by Patrick Ehlers

This article contains SPOILERS. If you haven’t read the issue yet, proceed at your own risk!

As a force for good in the world, there’s a lot missing in the Batman equation. Or, if not missing, at least contradictory. Batman’s search for justice implies a kind of universal balance, one where all bad behavior is punished and all good behavior rewarded, and because money is never an object for Bruce Wayne, this balance is achieved at no real cost to anyone. Batman Creature of the Night 2 explores the inherent imbalance necessary to create Batman in the first place, illustrating the difference between being safe and being fair. Continue reading

Batman 37 Knocks it Out of the Park

by Drew Baumgartner

Batman 37

This article contains SPOILERS. If you haven’t read the issue yet, proceed at your own risk!

There are lots of reasons to love superhero comics. Maybe you’re in it for the high-wire action or the sci-fi worlds. Maybe you’re in it for the superhuman feats or the super human morals. There are as many reasons to love superheroes as there are superhero fans, but I think at some level, every fan must share some real affection for these characters, and perhaps even a childlike desire to be them. Those aspirations usually exist off the page, taking shape in our minds as we read, but Tom King and Clay Mann have found an elegant way to address the phenomenon in-universe: making Batman and Superman fans of one another. Continue reading

Dark Nights: Metal Finds Its Thematic Core in Issue 4

by Spencer Irwin

This article contains SPOILERS. If you haven’t read the issue yet, proceed at your own risk!

So far, Dark Knights: Metal has been best known for its reverence for DC’s history and its dedication to ideas and concepts as convoluted and zany as they are grand and cosmic (i.e., the instantly iconic Baby Darkseid). This focus has made the event a breathless thrill-ride, but in issue 4 Scott Snyder and Greg Capullo finally start to dig into the thematic and character-driven cores of their story, instantly making it a far more memorable and satisfying experience. Continue reading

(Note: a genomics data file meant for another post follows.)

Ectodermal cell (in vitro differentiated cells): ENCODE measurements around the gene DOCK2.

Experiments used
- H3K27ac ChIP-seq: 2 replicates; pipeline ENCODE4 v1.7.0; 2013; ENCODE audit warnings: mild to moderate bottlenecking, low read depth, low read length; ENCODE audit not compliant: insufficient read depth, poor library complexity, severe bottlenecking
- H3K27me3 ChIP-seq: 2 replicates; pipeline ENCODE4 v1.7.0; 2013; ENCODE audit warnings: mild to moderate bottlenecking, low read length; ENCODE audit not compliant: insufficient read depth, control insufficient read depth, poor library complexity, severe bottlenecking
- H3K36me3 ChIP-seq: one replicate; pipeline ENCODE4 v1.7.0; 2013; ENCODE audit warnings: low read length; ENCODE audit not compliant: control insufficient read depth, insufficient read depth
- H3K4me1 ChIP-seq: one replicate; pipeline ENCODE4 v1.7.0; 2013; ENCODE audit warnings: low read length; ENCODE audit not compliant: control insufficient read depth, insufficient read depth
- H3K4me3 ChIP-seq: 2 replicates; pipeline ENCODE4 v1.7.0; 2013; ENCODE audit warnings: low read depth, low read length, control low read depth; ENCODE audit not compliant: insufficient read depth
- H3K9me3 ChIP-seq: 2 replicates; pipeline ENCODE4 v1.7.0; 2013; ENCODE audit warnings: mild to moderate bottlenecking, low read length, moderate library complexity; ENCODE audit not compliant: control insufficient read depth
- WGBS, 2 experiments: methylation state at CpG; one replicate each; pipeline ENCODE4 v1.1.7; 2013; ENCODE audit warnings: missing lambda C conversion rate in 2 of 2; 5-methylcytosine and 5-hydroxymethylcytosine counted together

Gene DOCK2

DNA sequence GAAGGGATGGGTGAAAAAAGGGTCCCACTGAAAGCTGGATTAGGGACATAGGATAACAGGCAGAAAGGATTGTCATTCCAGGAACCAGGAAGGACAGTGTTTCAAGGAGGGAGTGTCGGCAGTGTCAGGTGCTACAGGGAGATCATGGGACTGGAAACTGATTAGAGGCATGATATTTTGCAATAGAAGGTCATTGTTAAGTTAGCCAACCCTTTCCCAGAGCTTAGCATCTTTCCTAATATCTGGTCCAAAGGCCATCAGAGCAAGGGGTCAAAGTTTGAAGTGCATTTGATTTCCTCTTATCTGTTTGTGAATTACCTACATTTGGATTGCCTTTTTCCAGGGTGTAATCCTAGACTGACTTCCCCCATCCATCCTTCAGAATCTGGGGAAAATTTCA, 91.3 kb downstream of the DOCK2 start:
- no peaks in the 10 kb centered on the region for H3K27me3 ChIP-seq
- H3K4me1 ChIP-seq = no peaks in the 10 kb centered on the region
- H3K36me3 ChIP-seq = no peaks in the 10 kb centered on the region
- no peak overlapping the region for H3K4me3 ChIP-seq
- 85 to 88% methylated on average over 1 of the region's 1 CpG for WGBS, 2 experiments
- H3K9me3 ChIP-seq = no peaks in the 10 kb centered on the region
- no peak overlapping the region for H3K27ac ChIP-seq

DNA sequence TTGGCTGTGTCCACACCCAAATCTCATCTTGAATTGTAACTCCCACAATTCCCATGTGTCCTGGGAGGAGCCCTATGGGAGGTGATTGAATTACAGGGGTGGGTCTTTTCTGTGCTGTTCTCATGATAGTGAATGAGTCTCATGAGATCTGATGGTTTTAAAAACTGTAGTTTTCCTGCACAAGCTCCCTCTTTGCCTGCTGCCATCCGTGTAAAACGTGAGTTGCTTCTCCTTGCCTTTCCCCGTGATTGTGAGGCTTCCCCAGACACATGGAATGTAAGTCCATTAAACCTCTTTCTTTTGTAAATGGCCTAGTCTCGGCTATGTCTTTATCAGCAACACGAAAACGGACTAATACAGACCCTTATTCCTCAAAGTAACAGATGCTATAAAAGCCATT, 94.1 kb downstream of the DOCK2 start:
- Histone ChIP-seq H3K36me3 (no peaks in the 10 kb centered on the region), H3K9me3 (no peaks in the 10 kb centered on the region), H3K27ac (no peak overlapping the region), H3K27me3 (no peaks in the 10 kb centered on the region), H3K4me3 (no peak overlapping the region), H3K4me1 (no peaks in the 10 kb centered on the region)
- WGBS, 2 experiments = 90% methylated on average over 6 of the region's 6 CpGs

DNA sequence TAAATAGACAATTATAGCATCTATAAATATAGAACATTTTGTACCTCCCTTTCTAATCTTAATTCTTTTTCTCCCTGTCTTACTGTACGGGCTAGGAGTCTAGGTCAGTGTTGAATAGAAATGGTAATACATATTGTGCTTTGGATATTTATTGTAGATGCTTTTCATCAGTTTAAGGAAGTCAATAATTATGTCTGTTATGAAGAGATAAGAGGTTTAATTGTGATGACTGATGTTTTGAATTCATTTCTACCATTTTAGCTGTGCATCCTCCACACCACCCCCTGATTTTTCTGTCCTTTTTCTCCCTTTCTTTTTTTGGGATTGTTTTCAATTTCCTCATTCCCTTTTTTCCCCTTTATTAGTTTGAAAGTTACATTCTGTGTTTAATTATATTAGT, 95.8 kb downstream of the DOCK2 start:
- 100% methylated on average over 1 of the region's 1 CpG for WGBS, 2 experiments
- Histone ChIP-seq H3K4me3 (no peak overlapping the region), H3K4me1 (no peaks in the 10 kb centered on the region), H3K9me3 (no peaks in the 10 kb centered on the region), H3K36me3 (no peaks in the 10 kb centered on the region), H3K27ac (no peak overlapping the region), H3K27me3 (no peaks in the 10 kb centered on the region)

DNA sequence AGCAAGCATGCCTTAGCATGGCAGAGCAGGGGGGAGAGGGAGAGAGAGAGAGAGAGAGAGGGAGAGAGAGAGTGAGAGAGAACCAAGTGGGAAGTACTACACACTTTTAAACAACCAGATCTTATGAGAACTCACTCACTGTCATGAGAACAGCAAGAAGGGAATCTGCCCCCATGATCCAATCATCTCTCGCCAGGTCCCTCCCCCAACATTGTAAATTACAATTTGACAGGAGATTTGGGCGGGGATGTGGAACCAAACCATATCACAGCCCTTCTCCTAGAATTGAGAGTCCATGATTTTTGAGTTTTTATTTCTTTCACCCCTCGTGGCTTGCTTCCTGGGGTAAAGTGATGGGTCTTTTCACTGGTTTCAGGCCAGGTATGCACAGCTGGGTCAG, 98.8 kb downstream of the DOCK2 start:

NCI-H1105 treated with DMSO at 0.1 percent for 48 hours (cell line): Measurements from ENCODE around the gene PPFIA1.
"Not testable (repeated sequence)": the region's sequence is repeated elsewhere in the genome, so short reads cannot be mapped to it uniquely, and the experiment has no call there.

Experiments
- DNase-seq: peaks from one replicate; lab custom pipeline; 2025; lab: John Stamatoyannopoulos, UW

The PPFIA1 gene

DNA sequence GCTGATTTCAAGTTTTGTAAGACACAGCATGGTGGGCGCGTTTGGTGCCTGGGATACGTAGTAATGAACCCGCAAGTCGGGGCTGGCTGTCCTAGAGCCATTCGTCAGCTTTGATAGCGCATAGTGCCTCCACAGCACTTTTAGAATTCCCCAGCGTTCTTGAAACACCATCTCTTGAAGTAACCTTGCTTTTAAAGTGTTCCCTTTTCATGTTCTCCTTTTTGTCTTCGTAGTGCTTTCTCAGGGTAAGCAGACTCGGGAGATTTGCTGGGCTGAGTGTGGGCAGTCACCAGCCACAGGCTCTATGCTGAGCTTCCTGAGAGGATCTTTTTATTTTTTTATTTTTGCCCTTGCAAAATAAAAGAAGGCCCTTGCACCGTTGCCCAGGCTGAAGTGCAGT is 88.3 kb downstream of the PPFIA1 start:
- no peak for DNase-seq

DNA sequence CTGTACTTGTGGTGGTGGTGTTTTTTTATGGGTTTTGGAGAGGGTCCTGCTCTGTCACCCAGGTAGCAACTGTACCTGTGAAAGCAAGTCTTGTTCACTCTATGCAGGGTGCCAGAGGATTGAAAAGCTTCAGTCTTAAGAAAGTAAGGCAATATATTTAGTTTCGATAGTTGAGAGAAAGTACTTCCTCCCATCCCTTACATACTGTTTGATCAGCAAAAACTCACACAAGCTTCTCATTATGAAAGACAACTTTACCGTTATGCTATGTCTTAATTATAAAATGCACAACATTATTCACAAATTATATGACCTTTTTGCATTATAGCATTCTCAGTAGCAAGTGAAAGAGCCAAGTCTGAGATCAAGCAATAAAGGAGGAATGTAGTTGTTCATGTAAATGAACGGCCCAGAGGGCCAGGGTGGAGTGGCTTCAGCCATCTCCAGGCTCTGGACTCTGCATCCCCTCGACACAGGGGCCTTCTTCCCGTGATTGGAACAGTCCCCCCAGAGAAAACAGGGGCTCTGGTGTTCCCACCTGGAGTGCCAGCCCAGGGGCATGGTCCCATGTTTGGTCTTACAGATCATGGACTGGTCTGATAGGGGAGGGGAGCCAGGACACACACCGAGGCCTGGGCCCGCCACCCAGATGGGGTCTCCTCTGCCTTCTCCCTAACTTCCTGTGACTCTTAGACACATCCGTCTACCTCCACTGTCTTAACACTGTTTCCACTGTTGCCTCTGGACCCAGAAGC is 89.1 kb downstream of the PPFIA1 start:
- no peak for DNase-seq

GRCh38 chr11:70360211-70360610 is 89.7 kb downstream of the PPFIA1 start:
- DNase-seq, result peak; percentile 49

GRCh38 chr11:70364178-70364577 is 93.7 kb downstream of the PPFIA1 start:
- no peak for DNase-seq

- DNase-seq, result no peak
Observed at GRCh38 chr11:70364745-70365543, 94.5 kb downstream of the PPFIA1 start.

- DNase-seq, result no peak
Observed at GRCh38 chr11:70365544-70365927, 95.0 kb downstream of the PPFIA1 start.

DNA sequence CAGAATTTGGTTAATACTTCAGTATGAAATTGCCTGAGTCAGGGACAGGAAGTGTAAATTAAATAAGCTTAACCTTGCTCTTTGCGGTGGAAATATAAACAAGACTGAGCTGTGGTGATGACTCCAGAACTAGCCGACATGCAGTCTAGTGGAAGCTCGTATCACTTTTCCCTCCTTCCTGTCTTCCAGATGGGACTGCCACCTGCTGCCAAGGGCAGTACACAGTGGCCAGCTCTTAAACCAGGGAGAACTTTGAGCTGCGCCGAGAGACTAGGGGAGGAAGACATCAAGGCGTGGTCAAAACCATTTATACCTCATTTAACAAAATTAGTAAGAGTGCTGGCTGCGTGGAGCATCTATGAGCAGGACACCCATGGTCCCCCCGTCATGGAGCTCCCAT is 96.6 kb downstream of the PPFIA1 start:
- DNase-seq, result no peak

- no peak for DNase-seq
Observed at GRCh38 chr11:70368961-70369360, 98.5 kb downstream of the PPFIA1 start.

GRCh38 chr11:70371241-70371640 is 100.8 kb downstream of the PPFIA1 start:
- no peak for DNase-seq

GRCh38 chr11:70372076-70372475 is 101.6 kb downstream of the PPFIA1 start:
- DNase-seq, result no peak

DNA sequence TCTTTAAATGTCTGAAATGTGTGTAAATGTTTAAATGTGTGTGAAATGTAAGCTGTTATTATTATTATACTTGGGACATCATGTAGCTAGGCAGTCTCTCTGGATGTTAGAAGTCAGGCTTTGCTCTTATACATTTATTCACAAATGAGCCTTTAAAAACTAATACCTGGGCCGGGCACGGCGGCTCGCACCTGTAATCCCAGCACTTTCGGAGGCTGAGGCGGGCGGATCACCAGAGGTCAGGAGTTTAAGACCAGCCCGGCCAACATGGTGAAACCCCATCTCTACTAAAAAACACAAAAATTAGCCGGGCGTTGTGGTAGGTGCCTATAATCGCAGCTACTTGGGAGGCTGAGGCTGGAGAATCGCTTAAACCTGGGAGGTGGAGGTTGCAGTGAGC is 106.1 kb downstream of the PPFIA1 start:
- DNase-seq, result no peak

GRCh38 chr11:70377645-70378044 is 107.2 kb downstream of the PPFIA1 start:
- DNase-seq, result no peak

Low-Stakes Silliness at its Finest in Super Sons Annual 1

by Mark Mitchell

This article contains SPOILERS. If you haven’t read the issue yet, proceed at your own risk!

A lot of times when I read comic books on assignment for this site, I dive right into the digital issues without first checking out the solicitation or even paying much attention to the covers. Going in blind sometimes leads to delightful surprises, like with Peter J. Tomasi and Paul Pelletier’s Super Sons Annual 1, where I was totally unprepared for the issue’s joyous left-turn into a Super-Pets-led rescue mission. Continue reading

Batman Who Laughs 1: Discussion

by Patrick Ehlers & Mark Mitchell

This article contains SPOILERS. If you haven’t read the issue yet, proceed at your own risk!

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Patrick: Outside of dance-able club hits, which state their desire to make you dance, very few works of art tell you what effect they intend to have on you. Batman Who Laughs has one purpose and one purpose only: to shock longtime Batman fans with a violent, evil twist on the Dark Knights’ mythos. And the book cockily asserts that it is going to surprise its readers, by having the titular laughing Batman address the camera directly and saying as much. “You really thought you had it all figured out. That you knew every combination in the deck.” The work assumes the reader is skeptical of its goal from page one — the remainder of the issue is spent trying to prove that this is the darkest, most twisted Batman story ever told. Continue reading